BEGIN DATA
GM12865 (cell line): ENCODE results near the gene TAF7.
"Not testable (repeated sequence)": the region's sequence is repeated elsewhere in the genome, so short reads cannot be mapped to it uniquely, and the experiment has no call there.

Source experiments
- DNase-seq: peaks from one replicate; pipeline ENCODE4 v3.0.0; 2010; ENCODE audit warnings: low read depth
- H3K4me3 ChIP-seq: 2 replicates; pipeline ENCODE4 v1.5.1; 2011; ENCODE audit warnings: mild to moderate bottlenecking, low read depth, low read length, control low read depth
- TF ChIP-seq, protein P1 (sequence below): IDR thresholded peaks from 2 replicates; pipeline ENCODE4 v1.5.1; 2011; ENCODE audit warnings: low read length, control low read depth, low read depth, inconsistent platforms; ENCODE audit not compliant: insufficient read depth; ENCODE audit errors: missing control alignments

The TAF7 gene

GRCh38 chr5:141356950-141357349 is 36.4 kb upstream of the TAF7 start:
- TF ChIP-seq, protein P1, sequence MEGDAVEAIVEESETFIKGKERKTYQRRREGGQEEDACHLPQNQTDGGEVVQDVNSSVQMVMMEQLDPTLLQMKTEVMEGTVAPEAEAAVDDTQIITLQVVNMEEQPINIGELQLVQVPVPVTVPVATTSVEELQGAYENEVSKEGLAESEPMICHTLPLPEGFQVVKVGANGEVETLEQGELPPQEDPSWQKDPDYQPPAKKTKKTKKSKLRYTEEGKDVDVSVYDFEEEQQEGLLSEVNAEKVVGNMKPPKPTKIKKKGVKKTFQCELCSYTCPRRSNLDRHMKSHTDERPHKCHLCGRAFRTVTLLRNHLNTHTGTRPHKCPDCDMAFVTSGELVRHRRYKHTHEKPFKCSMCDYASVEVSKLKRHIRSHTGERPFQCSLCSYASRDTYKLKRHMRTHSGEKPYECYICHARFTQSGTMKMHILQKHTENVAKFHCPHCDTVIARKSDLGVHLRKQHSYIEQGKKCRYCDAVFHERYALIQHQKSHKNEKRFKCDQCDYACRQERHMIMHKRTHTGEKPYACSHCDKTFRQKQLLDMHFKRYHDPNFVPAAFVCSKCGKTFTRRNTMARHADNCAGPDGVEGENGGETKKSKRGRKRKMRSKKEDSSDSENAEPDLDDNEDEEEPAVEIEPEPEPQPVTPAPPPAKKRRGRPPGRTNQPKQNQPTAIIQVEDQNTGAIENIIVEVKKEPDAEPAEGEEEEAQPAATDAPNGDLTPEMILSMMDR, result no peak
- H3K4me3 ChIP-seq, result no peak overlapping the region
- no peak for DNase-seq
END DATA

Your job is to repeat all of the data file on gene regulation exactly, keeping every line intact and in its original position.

GM12865 (cell line): ENCODE results near the gene TAF7.
"Not testable (repeated sequence)": the region's sequence is repeated elsewhere in the genome, so short reads cannot be mapped to it uniquely, and the experiment has no call there.

Source experiments
- DNase-seq: peaks from one replicate; pipeline ENCODE4 v3.0.0; 2010; ENCODE audit warnings: low read depth
- H3K4me3 ChIP-seq: 2 replicates; pipeline ENCODE4 v1.5.1; 2011; ENCODE audit warnings: mild to moderate bottlenecking, low read depth, low read length, control low read depth
- TF ChIP-seq, protein P1 (sequence below): IDR thresholded peaks from 2 replicates; pipeline ENCODE4 v1.5.1; 2011; ENCODE audit warnings: low read length, control low read depth, low read depth, inconsistent platforms; ENCODE audit not compliant: insufficient read depth; ENCODE audit errors: missing control alignments

The TAF7 gene

GRCh38 chr5:141356950-141357349 is 36.4 kb upstream of the TAF7 start:
- TF ChIP-seq, protein P1, sequence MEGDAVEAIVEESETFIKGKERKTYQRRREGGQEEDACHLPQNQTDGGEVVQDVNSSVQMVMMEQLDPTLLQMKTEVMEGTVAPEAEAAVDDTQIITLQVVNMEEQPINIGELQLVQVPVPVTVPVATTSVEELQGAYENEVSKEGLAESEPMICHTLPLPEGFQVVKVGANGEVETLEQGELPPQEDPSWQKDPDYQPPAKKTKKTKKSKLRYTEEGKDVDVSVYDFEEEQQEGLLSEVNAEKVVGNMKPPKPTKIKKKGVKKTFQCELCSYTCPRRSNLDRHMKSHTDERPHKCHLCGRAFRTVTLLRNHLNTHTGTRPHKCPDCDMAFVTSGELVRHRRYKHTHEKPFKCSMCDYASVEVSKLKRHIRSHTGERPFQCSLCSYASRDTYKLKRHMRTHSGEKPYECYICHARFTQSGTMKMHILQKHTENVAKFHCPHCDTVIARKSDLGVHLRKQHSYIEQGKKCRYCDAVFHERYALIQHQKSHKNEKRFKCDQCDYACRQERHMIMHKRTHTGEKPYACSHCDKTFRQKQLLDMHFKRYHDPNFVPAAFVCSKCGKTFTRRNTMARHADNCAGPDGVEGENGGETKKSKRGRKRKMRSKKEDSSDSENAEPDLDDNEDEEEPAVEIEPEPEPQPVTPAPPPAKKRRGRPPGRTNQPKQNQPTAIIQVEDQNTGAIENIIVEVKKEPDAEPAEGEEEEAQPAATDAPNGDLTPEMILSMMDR, result no peak
- H3K4me3 ChIP-seq, result no peak overlapping the region
- no peak for DNase-seq